Cable Natural History Museum: Be a Superhero

Cable Natural History Museum: Be a Superhero

Imagine being so strong you could pull a dinosaur. When I stepped on a scale at the Cable Natural History Museum in Cable, Wisconsin, I found out that if I was a dung beetle, I’d be strong enough to do just that, as dung beetles can pull up to 1,411 time their body weight. I’m glad I’m not a dung beetle, though. What a poopy life that would be! The dung beetle is one of several insects and flowers highlighted in the museum’s Nature’s Superheroes exhibit.

Dung_Beetle_ScaleEveryone who visits the museum gets a chance to be a superhero, too. As you enter the museum you are asked to don a superhero cape. This goes for adults as well as children. If you’d like, you can enter the phone booth an ordinary person and emerge as a superhero.

Mini superheroesSkip and I chose to evolve into our superhero personae in the wide open museum lobby. I was a tree frog and skip was a dragonfly.

Connie the Gray Tree FrogSkip the dragonflyWhat superpowers do a tree frog and a dragonfly have? Superpowers in nature are actually adaptations given to the species for survival. The tree frog can become nearly invisible, or at least blend in with the tree so well that predators don’t see it. The dragonfly flies fast, really fast, at speeds up to 30 miles per hour. Its four wings, which can each flap separately, allow them to fly in all directions. They can even do aerial stunts.

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Among plant life, the bunchberry’s superpower is also speed, whose pollination mechanism takes less than half a millisecond, making it the fastest flower on earth.

The force behind the Nature’s Superheroes exhibit was conservation sidekick Naturalist Educator, Emily Stone. She put the exhibit together with help from staff and volunteers, creating hands-on and interactive activities that make learning fun, like the opportunity to appear on screen flying along a nature path in your superhero cape.

Flying superheroElsewhere in the museum are exhibits of species native to the area, as well as a large room used for education purposes. On the day we visited, children were making owl puppets from paper bags.

Taxidermied ducksKids owl projectThe museum offers over a hundred public programs throughout the year. The night before our museum visit, Skip and I participated in the museum-sponsored Owl Prowl with host naturalist Susan Thurn, where we learned to call barred owls.

The Cable Natural History Museum will celebrate its 50th anniversary in 2017. However, its building is only five years old and very impressive. If you’re in the area, it’s a fun small museum to visit, especially if you have children.

Cable Museum exteriorAfterwards, visit the museum’s property down the street, the home site of the museum’s first naturalist. The big attraction there for kids is the huge fallen limb from the oldest and largest tree on the property. Kids have enjoyed climbing on the limb for some time, so steps are now being built into the limb, and a small “fort” is being added at the base of the tree. What a fun way to adapt to nature’s occurrences.

tree with stair stepsThe Cable Natural History Museum, located at 13470 County Highway M in Cable, Wisconsin, is open year round. Check the web site for exact hours and admission rates.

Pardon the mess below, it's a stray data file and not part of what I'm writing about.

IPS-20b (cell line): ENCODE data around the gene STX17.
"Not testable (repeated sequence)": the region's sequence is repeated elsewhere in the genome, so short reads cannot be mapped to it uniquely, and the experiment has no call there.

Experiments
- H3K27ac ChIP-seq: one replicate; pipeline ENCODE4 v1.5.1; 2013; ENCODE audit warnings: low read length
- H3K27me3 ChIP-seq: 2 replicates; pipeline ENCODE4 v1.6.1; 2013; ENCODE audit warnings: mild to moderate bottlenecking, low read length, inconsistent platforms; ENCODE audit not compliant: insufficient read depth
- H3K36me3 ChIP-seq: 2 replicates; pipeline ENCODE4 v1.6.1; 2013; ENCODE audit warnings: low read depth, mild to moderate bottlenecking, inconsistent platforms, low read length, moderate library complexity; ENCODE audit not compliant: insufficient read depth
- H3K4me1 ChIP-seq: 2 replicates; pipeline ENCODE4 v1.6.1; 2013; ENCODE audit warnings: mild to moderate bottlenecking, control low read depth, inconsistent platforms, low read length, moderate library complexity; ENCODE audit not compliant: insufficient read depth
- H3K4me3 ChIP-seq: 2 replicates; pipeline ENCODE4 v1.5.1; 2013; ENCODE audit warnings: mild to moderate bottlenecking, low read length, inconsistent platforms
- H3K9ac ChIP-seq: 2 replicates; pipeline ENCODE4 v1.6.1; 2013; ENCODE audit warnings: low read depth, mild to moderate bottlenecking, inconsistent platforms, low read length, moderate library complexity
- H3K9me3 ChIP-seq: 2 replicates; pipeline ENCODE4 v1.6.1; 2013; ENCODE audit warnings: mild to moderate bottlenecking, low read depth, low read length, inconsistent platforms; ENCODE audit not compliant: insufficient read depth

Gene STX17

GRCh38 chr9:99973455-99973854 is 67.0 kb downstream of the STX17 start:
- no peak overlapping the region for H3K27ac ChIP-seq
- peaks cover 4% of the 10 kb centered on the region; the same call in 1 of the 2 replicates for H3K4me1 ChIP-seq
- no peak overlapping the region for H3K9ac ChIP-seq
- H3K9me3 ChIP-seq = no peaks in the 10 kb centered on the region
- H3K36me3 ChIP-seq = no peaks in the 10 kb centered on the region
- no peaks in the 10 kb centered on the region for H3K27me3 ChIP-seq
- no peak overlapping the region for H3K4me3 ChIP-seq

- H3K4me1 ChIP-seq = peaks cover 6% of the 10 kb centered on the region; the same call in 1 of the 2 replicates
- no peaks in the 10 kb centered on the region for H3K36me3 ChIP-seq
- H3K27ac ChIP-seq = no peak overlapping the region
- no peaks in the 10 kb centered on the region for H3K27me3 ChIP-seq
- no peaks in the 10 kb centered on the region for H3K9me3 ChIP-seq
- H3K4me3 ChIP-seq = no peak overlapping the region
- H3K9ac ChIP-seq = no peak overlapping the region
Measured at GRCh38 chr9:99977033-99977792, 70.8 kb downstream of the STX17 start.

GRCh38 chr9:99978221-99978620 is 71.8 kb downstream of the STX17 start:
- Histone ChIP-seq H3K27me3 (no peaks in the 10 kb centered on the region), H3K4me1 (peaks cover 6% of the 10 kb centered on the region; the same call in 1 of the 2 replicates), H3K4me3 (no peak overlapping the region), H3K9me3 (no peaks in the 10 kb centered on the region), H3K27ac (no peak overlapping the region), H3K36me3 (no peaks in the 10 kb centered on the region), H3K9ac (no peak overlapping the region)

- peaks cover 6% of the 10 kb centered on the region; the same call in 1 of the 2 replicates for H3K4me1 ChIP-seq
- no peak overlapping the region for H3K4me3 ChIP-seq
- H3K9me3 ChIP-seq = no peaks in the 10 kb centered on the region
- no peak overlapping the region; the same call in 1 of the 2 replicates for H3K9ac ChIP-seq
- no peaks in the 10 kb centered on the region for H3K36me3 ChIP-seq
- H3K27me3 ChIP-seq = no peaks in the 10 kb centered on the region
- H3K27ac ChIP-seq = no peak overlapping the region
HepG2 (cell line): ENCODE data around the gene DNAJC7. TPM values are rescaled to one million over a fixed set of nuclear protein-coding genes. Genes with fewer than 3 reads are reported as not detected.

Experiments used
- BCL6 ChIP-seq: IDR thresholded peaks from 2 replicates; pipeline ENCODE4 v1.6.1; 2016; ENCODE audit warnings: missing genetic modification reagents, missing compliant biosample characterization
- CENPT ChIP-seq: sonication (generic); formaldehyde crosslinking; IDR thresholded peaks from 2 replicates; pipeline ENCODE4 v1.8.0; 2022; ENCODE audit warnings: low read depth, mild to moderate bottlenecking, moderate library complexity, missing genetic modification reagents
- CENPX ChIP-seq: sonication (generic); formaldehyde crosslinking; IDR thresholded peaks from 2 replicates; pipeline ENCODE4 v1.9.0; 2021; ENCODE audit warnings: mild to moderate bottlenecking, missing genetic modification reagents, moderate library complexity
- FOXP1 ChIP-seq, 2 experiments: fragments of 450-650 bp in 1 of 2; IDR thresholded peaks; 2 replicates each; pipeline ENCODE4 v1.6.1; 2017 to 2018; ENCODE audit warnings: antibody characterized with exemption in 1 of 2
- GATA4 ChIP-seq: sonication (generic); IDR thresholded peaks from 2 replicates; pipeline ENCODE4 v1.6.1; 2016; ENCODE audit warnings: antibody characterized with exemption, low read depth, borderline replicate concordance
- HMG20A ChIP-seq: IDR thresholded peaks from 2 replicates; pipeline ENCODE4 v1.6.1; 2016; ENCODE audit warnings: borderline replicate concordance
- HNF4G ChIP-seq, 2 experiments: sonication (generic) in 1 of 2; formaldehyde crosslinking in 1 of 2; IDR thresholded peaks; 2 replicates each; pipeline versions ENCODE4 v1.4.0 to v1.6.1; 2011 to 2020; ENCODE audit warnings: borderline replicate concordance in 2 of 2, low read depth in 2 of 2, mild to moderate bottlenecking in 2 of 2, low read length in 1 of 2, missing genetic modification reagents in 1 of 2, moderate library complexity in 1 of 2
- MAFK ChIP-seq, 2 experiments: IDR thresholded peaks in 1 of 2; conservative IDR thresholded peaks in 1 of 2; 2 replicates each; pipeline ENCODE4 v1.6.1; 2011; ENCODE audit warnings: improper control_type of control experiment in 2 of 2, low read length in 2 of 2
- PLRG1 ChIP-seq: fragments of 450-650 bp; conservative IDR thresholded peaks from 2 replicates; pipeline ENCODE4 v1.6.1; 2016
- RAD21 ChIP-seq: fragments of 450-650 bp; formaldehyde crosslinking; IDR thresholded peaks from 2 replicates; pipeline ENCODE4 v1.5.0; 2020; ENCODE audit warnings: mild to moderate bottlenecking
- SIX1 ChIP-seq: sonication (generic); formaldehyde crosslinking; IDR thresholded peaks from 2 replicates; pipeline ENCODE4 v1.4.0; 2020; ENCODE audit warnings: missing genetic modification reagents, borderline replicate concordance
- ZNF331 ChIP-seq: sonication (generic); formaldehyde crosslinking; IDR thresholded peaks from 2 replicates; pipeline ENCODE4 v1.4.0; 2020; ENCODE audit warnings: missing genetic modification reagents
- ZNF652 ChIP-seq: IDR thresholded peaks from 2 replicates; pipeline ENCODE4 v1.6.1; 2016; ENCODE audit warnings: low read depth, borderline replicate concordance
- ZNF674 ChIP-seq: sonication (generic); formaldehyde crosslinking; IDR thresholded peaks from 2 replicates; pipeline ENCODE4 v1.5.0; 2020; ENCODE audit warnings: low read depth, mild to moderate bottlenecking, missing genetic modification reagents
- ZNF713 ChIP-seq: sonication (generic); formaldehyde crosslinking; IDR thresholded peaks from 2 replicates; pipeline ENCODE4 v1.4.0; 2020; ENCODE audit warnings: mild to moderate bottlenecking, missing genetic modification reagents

Disclosure: Our trip to northern Wisconsin was hosted by the Wisconsin Department of Tourism, but any opinions expressed in this post are my own.

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Southport Light Station Museum, Kenosha, Wisconsin: Tour the Museum, Climb the Lighthouse

Southport Light Station Museum, Kenosha, Wisconsin: Tour the Museum, Climb the Lighthouse

Two families living together in one lighthouse keeper’s cottage would have been quite unusual in the1800s, or at any time, for that matter. But that’s the way it was at Kenosha’s Southport Lighthouse, one fact that we learned on our tour of the keeper’s cottage. Restored in the early 2000s to the 1908 appearance, the keeper’s cottage is now open to the public as the Southport Light Station Museum Read more

Cruise the Upper Mississippi on the La Crosse Queen, La Crosse WI

Cruise the Upper Mississippi on the La Crosse Queen, La Crosse WI

It’s a scene reminiscent of the Mark Twain era.  The bright white riverboat, powered by cherry red paddlewheels, pushes upstream along the Mighty Mississippi.  Blue heron or egrets may wade along the shoreline, while bald eagles perch high up in the trees.  You can become part of this scene when you take a narrated sightseeing tour or a meal cruise on the La Crosse Queen, one of only a few authentic Mississippi River paddlewheel riverboats in operation today.

paddlewheelsBoard the boat at Riverside Park in La Crosse, Wisconsin, and take a seat either on the open-air upper deck or on the enclosed lower deck.  The lower deck is where meals are served on the brunch, lunch and dinner cruises and where you can purchase beverages (including adult beverages) on the sightseeing tours.

upper_decklower_deckYour tour guide narrates the sightseeing trip, explaining what makes the riverboat authentic, pointing out wildlife along the shore, explaining the river’s history and geography, and throwing in a few corny jokes.

eagleAs you cruise upstream, you’ll pass through a railroad swing bridge, most likely see barges navigating the river, and on the longer cruises, experience going through the locks.  Depending on which meal cruise you choose, the trip may be narrated or you may be entertained with music.

swing_bridgePurchase tickets at the boat dock at the north end of Riverside Park next to the Hiawatha statue.  Meal cruises require advance reservations.  La Crosse Queen Cruises run from May through October.  For further details, including schedule, visit the La Crosse Queen Cruises web site.

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